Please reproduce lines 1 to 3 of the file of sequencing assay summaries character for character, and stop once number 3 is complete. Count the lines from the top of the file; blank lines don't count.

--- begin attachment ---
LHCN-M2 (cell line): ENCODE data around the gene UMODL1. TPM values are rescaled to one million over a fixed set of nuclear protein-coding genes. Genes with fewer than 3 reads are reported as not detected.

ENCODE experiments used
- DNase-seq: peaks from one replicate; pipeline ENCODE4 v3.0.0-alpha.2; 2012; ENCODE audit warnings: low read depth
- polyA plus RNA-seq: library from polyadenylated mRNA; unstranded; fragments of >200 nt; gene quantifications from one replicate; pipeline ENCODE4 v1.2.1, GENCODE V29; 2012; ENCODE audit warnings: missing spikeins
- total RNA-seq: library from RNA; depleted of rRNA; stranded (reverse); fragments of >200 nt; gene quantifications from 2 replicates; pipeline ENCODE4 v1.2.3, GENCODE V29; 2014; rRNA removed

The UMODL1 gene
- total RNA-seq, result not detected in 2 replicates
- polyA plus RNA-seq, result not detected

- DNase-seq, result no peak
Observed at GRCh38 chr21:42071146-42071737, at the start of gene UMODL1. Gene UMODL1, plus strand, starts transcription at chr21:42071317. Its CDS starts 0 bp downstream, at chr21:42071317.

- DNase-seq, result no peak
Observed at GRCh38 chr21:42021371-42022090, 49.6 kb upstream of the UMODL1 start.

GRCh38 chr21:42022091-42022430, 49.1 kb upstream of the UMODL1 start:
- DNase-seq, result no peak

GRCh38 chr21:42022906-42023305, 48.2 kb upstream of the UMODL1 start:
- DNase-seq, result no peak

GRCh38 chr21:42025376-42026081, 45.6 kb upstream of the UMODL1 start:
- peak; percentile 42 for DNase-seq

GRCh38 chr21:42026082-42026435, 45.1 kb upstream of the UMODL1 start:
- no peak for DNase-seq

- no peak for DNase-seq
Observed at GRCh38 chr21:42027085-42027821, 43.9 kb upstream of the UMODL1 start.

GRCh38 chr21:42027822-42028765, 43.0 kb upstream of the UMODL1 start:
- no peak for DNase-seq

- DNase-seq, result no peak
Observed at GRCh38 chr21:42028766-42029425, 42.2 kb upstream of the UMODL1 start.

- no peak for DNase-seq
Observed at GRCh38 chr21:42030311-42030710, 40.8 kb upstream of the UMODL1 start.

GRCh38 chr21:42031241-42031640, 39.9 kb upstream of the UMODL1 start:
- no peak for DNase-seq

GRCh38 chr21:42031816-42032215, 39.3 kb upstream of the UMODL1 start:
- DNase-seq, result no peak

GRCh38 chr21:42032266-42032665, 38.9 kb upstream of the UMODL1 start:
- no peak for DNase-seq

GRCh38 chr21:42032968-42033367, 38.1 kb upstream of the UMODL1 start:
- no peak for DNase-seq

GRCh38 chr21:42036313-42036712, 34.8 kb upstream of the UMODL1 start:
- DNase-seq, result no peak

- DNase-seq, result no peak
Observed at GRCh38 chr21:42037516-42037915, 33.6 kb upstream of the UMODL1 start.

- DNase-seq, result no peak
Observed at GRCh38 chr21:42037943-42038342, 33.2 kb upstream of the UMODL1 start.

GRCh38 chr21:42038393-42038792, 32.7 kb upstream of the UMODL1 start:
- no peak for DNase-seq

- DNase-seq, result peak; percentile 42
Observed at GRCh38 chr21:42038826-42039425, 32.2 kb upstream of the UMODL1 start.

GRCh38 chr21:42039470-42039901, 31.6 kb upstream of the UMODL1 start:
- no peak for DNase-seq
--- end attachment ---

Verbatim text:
LHCN-M2 (cell line): ENCODE data around the gene UMODL1. TPM values are rescaled to one million over a fixed set of nuclear protein-coding genes. Genes with fewer than 3 reads are reported as not detected.

ENCODE experiments used
- DNase-seq: peaks from one replicate; pipeline ENCODE4 v3.0.0-alpha.2; 2012; ENCODE audit warnings: low read depth